Saturday, August 23, 2008

The East Coast Adventure, Part II

Day 2 (written the same time as day 1; see note at end of previous post)

The first thing we did was turn off the alarm instead of hitting snooze. If not for Connie calling, I’m not sure when we would have woken up. The plan for the morning was diving, which meant being at the pier at 8:30. We’d set our alarm for 7:00, and needed to leave by about 8:10. Connie called at 8:00, so after several minutes of scrambling to get ourselves in order, make sandwiches, and one trip back for forgotten cash (need to pay for the boat dives!), we were off, and only about 10 minutes late. Even if the operation was run for mainlanders, it was still kind of on island time, so nobody even mentioned we were late.

They took us out to a reef with two bowls, to a depth of about 60 feet, where we saw a good assortment of corals, a couple of lobsters, an eel, a group of jaw fish, some garden eel, and even one small nudibranch. The second dive was at a different reef, a bit shallower, and more of the same. This was the first test of a new underwater camera we’d gotten just for this trip (a smaller, lighter, less elaborate one than John’s) , and the first time I’d played with an underwater camera. Hopefully we’ll get pictures up soon; keep an eye out.

After the second dive, John and I decided to hang out in the water a few more minutes, since the 3rd diver wasn’t out yet. Then, I felt something stinging me, first on my arm. My first thought was "Sea lice? What the fuck are sea lice?? Even the sea has lice here!!" (For those of you who haven’t read The Sex Lives Of Cannibals, (1) read it; it’s awesome, and (2) this is a quote from it.) I didn’t really know what it was, although I think I was already vaguely thinking jellyfish (but hadn’t quite gotten as far as the term); mostly I was thinking about getting out of the water as quickly as possible. I swam toward the boat, and wound up getting more stingers on my neck before I managed to leap out of the water (never mind waiting for the dive master to get out of the way – Amy wants out!).

The captain and dive master were the ones that said "Yeah, probably jellyfish larva." I asked if they happened to have any vinegar; no, but they had ammonia. Ammonia. Like, the stuff in Windex. To put on my skin. Well, you know, I was stinging, and that’s what they recommended, so heck, I put it on. It didn’t do anything noticeably bad (besides making me smell like window washing), and it took the sting away pretty well, so I was happy. Upon examining myself, I had a few dots on my left forearm, a swath across my neck, and what I dubbed a "jellyfish bracelet" of puffy red dots wrapped around my right wrist. Mostly, I was surprised how quickly they went down – by the time we were half way through lunch, which we went to right afterward, the swelling was almost completely gone.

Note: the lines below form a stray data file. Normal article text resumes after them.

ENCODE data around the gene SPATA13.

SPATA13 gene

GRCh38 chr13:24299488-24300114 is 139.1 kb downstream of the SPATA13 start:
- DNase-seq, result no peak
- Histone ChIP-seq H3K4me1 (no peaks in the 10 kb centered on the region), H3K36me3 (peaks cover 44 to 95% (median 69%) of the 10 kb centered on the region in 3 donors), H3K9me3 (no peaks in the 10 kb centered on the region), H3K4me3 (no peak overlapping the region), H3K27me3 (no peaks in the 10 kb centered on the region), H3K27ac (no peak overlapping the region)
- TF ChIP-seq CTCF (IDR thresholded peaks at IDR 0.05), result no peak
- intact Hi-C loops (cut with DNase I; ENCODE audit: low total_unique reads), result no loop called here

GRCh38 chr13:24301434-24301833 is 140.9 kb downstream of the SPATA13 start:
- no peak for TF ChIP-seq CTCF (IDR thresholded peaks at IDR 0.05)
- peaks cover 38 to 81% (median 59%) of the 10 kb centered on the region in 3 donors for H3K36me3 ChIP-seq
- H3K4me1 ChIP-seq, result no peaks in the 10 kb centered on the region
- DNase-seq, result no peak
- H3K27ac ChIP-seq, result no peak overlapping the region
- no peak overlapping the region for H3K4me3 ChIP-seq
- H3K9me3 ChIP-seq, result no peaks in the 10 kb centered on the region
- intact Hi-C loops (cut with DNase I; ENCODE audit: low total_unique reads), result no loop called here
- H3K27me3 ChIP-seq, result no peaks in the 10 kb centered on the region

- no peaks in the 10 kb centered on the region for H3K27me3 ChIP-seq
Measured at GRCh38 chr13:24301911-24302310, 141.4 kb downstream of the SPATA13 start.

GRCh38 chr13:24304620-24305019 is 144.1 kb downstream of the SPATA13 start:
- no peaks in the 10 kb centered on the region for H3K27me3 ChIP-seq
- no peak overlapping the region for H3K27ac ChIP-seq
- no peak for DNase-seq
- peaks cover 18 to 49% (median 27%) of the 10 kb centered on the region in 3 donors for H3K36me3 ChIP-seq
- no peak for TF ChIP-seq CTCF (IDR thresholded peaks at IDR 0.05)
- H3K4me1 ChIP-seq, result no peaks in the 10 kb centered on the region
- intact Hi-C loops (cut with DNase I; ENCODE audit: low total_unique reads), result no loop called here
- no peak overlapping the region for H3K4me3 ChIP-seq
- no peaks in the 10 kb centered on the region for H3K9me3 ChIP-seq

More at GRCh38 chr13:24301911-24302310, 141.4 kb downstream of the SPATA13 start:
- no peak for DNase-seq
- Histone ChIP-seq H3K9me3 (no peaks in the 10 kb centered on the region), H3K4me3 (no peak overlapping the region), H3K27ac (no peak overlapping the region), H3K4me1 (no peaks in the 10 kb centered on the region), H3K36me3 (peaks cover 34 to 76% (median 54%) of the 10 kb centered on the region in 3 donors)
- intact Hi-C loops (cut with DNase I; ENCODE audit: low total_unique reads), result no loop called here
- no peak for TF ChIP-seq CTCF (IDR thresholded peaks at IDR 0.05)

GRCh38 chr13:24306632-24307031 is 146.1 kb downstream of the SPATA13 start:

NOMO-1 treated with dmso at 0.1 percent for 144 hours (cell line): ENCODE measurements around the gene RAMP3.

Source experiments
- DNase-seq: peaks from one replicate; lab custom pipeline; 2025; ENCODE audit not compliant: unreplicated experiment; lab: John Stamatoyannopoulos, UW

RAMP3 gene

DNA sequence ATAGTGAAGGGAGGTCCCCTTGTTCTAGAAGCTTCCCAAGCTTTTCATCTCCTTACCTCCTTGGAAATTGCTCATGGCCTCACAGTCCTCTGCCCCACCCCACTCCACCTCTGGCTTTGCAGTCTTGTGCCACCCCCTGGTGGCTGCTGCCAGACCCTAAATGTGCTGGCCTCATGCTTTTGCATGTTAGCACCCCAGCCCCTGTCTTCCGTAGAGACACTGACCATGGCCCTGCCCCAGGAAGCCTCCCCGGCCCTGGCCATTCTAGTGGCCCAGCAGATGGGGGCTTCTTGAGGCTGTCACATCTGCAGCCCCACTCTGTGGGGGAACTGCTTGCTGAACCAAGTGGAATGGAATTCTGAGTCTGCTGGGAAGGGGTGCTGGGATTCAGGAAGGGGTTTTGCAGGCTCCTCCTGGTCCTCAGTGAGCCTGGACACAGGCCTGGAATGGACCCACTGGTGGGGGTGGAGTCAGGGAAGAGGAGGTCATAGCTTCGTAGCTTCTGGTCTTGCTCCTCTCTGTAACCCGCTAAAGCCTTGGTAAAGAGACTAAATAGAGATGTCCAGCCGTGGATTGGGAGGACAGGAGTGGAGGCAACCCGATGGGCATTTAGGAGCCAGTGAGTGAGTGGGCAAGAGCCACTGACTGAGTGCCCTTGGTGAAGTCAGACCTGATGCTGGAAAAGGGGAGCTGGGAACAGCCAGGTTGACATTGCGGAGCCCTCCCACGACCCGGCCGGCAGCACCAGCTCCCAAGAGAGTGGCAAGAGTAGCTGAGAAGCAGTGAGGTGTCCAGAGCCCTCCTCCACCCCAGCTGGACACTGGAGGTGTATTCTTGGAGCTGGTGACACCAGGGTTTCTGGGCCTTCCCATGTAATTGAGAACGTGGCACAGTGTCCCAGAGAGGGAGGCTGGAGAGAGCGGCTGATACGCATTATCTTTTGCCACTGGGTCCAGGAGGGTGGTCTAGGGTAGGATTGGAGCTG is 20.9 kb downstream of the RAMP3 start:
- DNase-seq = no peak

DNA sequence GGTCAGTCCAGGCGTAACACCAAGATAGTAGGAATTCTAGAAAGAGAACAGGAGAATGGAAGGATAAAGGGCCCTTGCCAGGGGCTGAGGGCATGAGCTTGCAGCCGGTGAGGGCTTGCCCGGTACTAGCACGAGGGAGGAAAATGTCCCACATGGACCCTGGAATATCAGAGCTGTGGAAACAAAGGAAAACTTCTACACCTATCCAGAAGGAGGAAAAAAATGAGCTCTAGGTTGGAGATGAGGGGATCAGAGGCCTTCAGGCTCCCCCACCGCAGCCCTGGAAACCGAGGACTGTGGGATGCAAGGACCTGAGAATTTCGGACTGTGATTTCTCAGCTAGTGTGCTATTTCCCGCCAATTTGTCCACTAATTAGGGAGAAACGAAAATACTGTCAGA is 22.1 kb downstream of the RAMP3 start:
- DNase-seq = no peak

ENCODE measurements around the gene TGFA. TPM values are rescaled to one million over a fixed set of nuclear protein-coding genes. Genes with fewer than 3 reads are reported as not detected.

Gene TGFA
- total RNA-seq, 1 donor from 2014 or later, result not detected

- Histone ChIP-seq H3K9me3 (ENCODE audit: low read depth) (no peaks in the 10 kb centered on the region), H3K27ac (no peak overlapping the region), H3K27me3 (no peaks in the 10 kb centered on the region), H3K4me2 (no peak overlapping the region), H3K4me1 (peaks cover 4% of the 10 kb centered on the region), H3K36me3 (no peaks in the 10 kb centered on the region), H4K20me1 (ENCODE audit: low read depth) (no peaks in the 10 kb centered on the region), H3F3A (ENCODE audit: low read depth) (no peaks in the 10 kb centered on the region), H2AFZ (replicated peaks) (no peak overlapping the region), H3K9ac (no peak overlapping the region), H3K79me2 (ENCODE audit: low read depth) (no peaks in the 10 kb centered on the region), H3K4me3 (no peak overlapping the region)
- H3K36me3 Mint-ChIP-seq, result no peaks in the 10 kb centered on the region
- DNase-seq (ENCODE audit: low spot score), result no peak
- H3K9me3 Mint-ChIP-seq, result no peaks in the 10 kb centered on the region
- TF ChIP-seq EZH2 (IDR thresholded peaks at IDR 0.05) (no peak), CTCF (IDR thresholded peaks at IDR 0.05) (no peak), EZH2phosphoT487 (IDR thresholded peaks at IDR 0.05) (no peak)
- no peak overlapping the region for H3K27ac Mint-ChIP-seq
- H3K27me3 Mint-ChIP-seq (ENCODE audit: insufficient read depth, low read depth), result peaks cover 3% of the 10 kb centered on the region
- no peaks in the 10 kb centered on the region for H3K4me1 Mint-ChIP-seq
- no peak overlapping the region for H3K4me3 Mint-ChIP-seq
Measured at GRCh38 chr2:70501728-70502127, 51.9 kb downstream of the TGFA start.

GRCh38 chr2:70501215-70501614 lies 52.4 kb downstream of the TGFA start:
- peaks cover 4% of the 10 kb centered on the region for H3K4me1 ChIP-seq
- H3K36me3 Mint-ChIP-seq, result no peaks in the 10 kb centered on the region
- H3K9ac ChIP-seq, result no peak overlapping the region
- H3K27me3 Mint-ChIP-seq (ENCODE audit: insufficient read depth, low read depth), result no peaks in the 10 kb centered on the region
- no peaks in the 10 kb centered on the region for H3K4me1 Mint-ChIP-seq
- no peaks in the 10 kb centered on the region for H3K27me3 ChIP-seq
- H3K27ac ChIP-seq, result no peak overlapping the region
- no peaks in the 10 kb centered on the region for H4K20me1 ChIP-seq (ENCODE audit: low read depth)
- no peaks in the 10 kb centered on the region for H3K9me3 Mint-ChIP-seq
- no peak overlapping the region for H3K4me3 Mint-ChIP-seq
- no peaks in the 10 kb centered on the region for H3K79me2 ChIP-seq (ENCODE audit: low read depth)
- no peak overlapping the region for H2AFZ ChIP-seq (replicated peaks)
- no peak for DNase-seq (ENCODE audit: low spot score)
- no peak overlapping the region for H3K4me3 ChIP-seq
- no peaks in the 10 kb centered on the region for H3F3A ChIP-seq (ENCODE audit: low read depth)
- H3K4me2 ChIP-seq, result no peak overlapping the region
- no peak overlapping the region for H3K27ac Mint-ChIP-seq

Ah, lunch. One of my five favorite meals – and this place did not disappoint. Banana's, right on the waterfront, right across from the pier the boat went in and out from. Fish a chips, with fresh red snapper, and fries clearly made from real potatoes; deep fried bananas (John ate that; I had one and went "yup, weird as I thought they'd be... more for you!"); frou-frou drinks for our hostesses; and mozzarella sticks for "dessert" (they were out of ice cream, and John wanted mozzarella sticks anyway).

After a full morning of diving, what did we want to do? Snorkel! So, we set out to a peninsula joined to the island by a narrow walkway of sand, and puttered around for a while. The boat dive did have more to look at, but here we saw not only huge schools of tiny fish, but a large spotted eagle ray.

After our 3rd time in the water, for a total of probably 3.5 hours for the day, we were feeling a bit salt- and water-logged, so we came home and cleaned up. When everybody was ready, we headed out to a lovely restaurant called Trade Winds. For those of you who’ve been to Hawaii, it’s kind of like Café Pesto, but with the décor of Uncle Billy’s, or that restaurant across the street from the King Kam – good, interesting food (urban, even), but with light covers woven from palm leaves, and everything made out of visible wood, much of it not even cut into rectangular boards. Here too, the food left us full, happy, and tired.

So, here I sit, my jelly fish stings coming out a bit again, with the A/C in our bedroom running, and John snoozing softly beside me, face down without even a sheet over him, since he passed out while trying to cool off. It’s all worth it when you get in the water, though.



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